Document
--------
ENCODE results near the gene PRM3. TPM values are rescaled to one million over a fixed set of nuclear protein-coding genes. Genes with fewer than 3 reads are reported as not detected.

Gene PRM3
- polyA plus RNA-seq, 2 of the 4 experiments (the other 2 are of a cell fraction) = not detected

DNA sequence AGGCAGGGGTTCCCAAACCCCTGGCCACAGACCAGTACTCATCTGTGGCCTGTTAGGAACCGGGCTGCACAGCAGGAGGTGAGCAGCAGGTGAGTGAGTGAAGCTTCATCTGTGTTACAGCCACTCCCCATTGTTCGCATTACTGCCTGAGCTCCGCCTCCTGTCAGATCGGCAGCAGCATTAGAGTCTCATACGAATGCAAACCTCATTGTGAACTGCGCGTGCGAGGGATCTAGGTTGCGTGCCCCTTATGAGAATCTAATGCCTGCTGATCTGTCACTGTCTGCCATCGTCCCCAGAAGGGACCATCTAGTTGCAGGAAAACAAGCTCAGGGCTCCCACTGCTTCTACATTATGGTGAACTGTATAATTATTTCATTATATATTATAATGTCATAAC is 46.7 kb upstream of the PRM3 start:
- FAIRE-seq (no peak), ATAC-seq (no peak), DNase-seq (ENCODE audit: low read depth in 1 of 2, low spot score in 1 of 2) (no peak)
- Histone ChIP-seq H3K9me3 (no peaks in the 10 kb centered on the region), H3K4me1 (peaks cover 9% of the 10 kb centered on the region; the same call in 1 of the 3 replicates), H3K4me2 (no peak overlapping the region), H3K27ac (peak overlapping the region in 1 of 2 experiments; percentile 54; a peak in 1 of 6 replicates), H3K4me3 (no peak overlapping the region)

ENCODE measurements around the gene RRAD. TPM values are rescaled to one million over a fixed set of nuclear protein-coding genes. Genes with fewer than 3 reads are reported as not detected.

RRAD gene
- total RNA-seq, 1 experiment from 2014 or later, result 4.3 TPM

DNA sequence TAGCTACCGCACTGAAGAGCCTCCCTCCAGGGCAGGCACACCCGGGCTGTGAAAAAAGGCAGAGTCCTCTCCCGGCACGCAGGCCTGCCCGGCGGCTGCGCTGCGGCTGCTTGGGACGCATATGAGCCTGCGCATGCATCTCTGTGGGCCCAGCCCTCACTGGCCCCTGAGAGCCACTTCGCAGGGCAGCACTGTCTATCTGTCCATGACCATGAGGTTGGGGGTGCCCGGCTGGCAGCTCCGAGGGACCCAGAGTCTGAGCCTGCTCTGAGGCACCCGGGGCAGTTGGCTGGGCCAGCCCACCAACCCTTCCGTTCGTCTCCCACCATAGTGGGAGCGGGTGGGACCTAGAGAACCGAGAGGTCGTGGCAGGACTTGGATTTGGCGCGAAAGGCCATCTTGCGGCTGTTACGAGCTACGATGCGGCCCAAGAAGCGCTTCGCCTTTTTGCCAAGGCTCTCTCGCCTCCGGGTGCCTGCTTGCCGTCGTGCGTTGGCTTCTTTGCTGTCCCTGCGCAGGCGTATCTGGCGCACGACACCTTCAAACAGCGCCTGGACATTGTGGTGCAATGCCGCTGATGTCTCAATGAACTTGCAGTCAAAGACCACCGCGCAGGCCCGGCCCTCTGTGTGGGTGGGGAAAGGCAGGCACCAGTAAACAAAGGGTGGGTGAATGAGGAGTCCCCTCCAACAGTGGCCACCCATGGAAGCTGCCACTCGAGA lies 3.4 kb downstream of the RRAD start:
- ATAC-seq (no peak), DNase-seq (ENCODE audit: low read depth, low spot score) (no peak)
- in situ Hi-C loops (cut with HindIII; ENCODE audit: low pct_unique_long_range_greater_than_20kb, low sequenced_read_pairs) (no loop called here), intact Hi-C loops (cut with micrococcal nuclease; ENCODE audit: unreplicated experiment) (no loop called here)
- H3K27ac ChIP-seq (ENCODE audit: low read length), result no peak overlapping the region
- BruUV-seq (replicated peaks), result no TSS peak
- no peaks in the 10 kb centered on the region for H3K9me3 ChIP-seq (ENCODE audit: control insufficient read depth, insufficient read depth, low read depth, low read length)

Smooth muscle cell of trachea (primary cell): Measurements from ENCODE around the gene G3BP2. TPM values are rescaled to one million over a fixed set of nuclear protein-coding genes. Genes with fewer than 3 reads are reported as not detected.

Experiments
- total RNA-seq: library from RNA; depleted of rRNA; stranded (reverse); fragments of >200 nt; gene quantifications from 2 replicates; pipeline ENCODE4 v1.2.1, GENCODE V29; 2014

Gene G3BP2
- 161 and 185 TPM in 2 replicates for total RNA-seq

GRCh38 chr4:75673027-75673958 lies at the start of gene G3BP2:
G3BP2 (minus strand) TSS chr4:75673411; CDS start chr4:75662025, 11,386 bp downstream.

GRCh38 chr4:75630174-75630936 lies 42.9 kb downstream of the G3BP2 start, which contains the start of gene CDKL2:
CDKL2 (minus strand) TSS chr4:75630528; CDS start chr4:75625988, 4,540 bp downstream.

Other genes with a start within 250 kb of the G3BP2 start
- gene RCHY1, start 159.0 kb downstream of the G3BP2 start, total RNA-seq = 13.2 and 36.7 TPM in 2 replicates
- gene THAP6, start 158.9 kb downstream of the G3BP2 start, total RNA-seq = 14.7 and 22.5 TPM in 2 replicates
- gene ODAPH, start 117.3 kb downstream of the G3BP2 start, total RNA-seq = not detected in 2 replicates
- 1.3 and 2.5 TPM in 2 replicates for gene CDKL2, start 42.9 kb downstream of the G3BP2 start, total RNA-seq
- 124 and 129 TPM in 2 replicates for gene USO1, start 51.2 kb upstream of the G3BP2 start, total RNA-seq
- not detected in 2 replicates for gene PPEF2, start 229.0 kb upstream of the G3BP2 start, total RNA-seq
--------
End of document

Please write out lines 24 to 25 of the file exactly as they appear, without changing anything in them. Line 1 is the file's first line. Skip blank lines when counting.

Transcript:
CDKL2 (minus strand) TSS chr4:75630528; CDS start chr4:75625988, 4,540 bp downstream.

Other genes with a start within 250 kb of the G3BP2 start